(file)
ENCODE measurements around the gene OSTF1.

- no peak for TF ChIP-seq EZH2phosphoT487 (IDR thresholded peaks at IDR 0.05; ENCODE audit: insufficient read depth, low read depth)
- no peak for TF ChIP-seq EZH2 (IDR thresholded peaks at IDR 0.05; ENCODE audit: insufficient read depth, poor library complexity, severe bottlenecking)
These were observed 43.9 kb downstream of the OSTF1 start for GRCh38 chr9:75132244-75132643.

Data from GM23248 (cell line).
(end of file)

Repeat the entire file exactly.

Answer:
ENCODE measurements around the gene OSTF1.

- no peak for TF ChIP-seq EZH2phosphoT487 (IDR thresholded peaks at IDR 0.05; ENCODE audit: insufficient read depth, low read depth)
- no peak for TF ChIP-seq EZH2 (IDR thresholded peaks at IDR 0.05; ENCODE audit: insufficient read depth, poor library complexity, severe bottlenecking)
These were observed 43.9 kb downstream of the OSTF1 start for GRCh38 chr9:75132244-75132643.

Data from GM23248 (cell line).